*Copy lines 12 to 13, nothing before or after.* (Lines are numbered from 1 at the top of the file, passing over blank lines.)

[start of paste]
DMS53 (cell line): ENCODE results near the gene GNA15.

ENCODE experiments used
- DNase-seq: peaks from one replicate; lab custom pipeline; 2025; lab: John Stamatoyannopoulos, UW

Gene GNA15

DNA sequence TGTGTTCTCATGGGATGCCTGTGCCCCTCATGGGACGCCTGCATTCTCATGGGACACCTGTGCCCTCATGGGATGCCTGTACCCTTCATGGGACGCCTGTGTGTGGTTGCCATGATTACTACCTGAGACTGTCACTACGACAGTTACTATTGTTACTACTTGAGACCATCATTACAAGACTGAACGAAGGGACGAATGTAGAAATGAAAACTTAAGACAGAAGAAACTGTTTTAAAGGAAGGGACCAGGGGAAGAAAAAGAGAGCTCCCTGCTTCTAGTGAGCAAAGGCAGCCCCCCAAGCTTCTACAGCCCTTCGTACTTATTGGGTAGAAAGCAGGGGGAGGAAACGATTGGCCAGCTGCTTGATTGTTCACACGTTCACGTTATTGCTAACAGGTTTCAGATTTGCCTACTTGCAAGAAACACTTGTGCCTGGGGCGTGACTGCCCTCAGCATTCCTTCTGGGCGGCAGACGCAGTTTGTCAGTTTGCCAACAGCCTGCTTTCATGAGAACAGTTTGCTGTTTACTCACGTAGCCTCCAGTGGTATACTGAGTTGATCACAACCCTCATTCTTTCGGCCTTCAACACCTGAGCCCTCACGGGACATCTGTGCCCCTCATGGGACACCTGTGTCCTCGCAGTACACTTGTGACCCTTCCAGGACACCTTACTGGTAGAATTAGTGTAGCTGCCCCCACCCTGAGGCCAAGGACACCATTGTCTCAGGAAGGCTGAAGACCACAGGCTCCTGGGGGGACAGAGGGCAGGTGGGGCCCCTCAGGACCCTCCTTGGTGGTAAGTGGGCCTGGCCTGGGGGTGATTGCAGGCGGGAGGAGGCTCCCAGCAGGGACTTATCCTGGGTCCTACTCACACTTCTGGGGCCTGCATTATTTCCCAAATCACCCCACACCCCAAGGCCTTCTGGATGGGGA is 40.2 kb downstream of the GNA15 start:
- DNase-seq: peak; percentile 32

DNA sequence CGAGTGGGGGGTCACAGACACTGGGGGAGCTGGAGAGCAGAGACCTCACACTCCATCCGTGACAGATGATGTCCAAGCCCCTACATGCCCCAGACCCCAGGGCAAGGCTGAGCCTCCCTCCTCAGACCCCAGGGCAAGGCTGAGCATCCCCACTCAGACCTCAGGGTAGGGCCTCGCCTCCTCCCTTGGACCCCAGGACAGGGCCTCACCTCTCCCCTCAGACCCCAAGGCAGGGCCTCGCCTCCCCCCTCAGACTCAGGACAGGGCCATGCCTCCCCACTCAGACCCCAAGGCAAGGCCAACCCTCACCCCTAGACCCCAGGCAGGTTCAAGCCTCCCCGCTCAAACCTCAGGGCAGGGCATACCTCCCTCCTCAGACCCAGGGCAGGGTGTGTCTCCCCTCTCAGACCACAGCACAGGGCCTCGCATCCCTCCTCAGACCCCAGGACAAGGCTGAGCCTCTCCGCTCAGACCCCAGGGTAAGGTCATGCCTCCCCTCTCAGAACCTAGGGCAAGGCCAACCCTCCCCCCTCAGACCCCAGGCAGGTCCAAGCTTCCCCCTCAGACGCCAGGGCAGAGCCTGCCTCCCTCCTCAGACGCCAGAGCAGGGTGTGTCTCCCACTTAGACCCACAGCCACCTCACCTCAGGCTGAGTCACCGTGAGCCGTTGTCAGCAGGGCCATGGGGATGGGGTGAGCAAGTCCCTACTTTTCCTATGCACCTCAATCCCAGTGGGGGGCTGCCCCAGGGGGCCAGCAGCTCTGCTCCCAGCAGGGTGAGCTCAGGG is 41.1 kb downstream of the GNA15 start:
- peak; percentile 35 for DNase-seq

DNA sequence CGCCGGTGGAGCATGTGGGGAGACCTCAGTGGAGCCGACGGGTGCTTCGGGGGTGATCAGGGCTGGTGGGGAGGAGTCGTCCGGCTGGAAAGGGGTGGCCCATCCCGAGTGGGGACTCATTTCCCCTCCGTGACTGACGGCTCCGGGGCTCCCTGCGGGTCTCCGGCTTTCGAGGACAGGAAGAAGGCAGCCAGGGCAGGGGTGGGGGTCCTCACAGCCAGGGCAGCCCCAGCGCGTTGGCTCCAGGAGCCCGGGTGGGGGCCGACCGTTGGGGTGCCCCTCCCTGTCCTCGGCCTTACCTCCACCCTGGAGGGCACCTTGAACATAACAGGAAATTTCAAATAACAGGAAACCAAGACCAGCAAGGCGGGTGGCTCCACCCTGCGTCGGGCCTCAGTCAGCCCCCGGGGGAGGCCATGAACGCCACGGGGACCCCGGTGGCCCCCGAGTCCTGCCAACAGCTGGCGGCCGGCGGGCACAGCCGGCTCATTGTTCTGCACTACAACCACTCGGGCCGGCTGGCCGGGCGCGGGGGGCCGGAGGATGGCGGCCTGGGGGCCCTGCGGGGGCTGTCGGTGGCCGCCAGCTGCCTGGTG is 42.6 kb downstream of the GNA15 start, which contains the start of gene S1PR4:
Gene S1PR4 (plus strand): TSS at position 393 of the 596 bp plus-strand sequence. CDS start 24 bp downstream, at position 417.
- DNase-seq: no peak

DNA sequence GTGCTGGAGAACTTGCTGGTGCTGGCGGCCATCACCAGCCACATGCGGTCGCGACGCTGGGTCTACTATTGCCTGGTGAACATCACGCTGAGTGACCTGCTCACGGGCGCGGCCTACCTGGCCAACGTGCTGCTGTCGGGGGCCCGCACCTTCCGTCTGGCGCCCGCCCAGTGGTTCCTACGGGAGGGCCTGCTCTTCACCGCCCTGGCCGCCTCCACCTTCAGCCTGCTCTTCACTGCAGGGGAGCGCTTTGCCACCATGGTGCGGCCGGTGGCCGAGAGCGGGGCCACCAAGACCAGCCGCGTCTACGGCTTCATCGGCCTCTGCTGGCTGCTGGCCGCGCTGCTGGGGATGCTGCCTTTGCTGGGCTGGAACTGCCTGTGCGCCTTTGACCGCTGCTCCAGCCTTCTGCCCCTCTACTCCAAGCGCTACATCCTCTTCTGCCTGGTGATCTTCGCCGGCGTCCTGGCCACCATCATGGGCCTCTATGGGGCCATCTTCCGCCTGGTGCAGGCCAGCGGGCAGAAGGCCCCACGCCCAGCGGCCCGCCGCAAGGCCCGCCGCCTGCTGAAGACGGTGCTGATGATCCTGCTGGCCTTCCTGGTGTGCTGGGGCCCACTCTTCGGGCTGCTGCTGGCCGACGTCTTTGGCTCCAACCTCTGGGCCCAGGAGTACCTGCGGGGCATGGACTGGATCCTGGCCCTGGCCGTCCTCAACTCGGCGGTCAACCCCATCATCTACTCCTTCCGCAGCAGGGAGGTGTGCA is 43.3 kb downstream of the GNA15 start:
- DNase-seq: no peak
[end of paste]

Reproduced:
DNA sequence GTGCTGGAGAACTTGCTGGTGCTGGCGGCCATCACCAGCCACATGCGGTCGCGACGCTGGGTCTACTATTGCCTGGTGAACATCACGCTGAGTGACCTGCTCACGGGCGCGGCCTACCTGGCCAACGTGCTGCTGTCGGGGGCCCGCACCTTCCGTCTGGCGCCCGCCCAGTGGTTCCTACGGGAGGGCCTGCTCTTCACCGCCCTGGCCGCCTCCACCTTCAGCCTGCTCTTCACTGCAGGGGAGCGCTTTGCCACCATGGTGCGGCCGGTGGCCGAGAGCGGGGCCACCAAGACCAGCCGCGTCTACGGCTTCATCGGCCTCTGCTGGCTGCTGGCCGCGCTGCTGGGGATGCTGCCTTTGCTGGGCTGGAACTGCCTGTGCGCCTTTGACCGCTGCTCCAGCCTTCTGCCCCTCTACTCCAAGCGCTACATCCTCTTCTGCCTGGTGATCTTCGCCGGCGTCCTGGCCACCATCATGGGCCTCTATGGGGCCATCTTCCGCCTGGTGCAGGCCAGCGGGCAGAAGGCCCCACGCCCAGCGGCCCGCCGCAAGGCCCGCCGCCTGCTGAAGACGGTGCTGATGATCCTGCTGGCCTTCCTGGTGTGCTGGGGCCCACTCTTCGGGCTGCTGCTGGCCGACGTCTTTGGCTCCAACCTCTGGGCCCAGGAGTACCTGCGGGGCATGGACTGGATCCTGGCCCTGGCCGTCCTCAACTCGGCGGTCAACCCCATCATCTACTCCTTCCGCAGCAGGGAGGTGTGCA is 43.3 kb downstream of the GNA15 start:
- DNase-seq: no peak